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Here's What To Expect From U of L Theatre's New Season

U of L Theatre Arts Department
tom fougerousse
A scene from U of L Theatre's 2015 production of "Blood Rumba"

For its upcoming 2016-17 season, the University of Louisville Theatre Arts Department will offer a Pulitzer Prize winning drama from August Wilson’s famed 20th Century Cycle, a beloved Shakespearean tragedy, an exploration of diversity on college campuses, a Broadway hit comedy and a Greek classic.

Here’s the rundown:

“Fences” by August Wilson

Set in the 1950s, “Fences” focuses on the life of 53-year-old Troy, a black man struggling to provide for his family. Once a promising baseball player, Troy turned to crime and eventually served time in prison for a murder he accidentally committed while robbing a bank. Like all of the "Pittsburgh" plays by August Wilson, Fences explores the evolving African-American experience and examines race relations. U of L’s African American Theatre Program will perform “Fences” Sept. 21-25.

“King Lear” by William Shakespeare

This is probably Shakespeare’s most heart-wrenching tragedy. It follows the titular king as he descends into madness. “King Lear,” an official event of Will in the Ville, Louisville’s year-long celebration of all things William Shakespeare, and runs Nov. 10-14 and Nov. 17-20.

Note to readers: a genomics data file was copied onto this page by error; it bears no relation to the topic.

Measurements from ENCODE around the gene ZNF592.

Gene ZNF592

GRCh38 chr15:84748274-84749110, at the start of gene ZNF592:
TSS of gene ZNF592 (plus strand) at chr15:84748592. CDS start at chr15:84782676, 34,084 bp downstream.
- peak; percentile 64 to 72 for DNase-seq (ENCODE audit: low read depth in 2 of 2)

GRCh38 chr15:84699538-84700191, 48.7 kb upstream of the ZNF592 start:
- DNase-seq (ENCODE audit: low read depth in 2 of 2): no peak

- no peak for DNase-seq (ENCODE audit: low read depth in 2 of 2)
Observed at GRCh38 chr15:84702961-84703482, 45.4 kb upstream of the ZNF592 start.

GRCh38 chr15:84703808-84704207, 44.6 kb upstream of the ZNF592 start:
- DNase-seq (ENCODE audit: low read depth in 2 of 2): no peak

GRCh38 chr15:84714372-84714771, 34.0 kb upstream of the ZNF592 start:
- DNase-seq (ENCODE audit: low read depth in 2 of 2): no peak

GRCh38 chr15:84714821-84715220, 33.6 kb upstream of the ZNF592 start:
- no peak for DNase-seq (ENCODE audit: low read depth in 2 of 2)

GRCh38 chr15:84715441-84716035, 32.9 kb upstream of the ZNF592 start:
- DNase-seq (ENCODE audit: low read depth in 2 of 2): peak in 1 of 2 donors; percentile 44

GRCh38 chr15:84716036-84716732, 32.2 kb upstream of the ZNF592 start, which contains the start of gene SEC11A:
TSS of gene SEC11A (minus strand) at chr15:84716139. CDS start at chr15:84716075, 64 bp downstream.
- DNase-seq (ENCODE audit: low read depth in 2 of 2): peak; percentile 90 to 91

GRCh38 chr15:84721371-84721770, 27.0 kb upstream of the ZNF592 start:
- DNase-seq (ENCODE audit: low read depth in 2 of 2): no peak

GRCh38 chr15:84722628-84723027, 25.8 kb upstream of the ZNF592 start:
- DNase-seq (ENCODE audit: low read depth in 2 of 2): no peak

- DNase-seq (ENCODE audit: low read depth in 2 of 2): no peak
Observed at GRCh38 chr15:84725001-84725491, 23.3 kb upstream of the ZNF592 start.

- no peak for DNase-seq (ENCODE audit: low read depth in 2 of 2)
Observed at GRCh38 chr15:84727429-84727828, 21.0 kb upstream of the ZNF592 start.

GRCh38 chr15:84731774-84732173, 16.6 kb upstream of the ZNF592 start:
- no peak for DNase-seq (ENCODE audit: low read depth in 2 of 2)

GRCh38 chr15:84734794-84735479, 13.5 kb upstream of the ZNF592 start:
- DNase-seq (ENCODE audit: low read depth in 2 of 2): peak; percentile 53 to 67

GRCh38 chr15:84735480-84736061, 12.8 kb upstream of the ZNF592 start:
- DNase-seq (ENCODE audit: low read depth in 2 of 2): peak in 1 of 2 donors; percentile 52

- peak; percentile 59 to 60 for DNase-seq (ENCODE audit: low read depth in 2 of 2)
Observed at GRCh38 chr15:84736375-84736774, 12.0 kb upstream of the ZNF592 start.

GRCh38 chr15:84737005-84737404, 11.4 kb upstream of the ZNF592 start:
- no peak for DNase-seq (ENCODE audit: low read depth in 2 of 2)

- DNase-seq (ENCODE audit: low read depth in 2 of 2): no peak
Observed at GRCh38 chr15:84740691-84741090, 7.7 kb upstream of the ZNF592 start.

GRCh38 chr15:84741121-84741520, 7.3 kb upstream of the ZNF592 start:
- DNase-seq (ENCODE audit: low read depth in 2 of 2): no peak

“Baltimore” by Kirsten Greenidge

Playwright Kirsten Greenidge explores the complexities of racism from the perspective of eight culturally diverse college students in “Baltimore.” The play follows Shelby Wilson, a resident advisor to a group of freshmen. Shelby's job takes an emotional turn when she has to serve as mediator among the students following a racially charged campus incident. The African American Theatre Program will perform “Baltimore” on Feb. 2-6 and Feb. 9-12.

“Vanya, Sonia, Masha and Spike” by Christopher Durang

Christopher Durang has taken the work of Anton Chekhov and flipped it into a modern Broadway comedy. The story revolves around the relationships of three middle-aged, single siblings -- two of whom live together -- and takes place during a visit by the third, Masha, who supports them. Russ Vandenbrouke directs “Vanya, Sonia, Masha and Spike” March 1-5.

“Antigone” by Sophocles

The season wraps up April 19-23 with “Antigone.” Andrew Harris directs Sophocles’ classic Greek tragedy about sisters Antigone and Ismene who ask, which is mightier, the laws of God or man?

More information about all the productions is available here